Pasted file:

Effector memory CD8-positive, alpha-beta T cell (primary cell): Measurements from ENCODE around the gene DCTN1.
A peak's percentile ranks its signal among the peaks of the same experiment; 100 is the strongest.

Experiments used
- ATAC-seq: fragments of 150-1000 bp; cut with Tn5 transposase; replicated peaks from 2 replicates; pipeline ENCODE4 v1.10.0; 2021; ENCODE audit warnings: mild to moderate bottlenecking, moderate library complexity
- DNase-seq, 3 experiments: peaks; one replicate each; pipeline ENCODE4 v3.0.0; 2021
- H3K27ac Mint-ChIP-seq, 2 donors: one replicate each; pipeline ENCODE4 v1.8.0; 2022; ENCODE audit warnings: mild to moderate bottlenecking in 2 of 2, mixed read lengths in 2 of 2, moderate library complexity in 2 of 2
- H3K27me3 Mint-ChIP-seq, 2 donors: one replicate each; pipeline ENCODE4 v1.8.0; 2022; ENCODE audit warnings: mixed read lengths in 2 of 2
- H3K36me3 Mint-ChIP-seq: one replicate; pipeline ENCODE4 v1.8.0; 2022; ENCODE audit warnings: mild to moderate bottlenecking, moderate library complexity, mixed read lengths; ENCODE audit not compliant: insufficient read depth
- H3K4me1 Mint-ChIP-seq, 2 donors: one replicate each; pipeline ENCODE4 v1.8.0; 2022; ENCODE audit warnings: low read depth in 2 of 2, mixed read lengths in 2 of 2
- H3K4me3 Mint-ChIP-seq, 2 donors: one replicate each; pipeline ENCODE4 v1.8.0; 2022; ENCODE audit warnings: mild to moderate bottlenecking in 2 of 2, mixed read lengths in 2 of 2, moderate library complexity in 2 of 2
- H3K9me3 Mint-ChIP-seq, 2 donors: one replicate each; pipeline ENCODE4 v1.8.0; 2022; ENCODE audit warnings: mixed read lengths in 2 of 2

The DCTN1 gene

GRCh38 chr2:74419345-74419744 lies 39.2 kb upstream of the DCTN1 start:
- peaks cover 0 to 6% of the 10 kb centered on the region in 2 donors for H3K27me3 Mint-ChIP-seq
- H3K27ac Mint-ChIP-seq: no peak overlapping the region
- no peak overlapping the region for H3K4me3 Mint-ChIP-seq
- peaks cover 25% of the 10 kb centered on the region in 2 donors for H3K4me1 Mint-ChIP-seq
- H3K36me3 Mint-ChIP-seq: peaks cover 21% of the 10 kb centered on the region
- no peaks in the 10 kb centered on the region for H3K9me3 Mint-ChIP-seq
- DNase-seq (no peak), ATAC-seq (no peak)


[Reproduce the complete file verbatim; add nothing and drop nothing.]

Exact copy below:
Effector memory CD8-positive, alpha-beta T cell (primary cell): Measurements from ENCODE around the gene DCTN1.
A peak's percentile ranks its signal among the peaks of the same experiment; 100 is the strongest.

Experiments used
- ATAC-seq: fragments of 150-1000 bp; cut with Tn5 transposase; replicated peaks from 2 replicates; pipeline ENCODE4 v1.10.0; 2021; ENCODE audit warnings: mild to moderate bottlenecking, moderate library complexity
- DNase-seq, 3 experiments: peaks; one replicate each; pipeline ENCODE4 v3.0.0; 2021
- H3K27ac Mint-ChIP-seq, 2 donors: one replicate each; pipeline ENCODE4 v1.8.0; 2022; ENCODE audit warnings: mild to moderate bottlenecking in 2 of 2, mixed read lengths in 2 of 2, moderate library complexity in 2 of 2
- H3K27me3 Mint-ChIP-seq, 2 donors: one replicate each; pipeline ENCODE4 v1.8.0; 2022; ENCODE audit warnings: mixed read lengths in 2 of 2
- H3K36me3 Mint-ChIP-seq: one replicate; pipeline ENCODE4 v1.8.0; 2022; ENCODE audit warnings: mild to moderate bottlenecking, moderate library complexity, mixed read lengths; ENCODE audit not compliant: insufficient read depth
- H3K4me1 Mint-ChIP-seq, 2 donors: one replicate each; pipeline ENCODE4 v1.8.0; 2022; ENCODE audit warnings: low read depth in 2 of 2, mixed read lengths in 2 of 2
- H3K4me3 Mint-ChIP-seq, 2 donors: one replicate each; pipeline ENCODE4 v1.8.0; 2022; ENCODE audit warnings: mild to moderate bottlenecking in 2 of 2, mixed read lengths in 2 of 2, moderate library complexity in 2 of 2
- H3K9me3 Mint-ChIP-seq, 2 donors: one replicate each; pipeline ENCODE4 v1.8.0; 2022; ENCODE audit warnings: mixed read lengths in 2 of 2

The DCTN1 gene

GRCh38 chr2:74419345-74419744 lies 39.2 kb upstream of the DCTN1 start:
- peaks cover 0 to 6% of the 10 kb centered on the region in 2 donors for H3K27me3 Mint-ChIP-seq
- H3K27ac Mint-ChIP-seq: no peak overlapping the region
- no peak overlapping the region for H3K4me3 Mint-ChIP-seq
- peaks cover 25% of the 10 kb centered on the region in 2 donors for H3K4me1 Mint-ChIP-seq
- H3K36me3 Mint-ChIP-seq: peaks cover 21% of the 10 kb centered on the region
- no peaks in the 10 kb centered on the region for H3K9me3 Mint-ChIP-seq
- DNase-seq (no peak), ATAC-seq (no peak)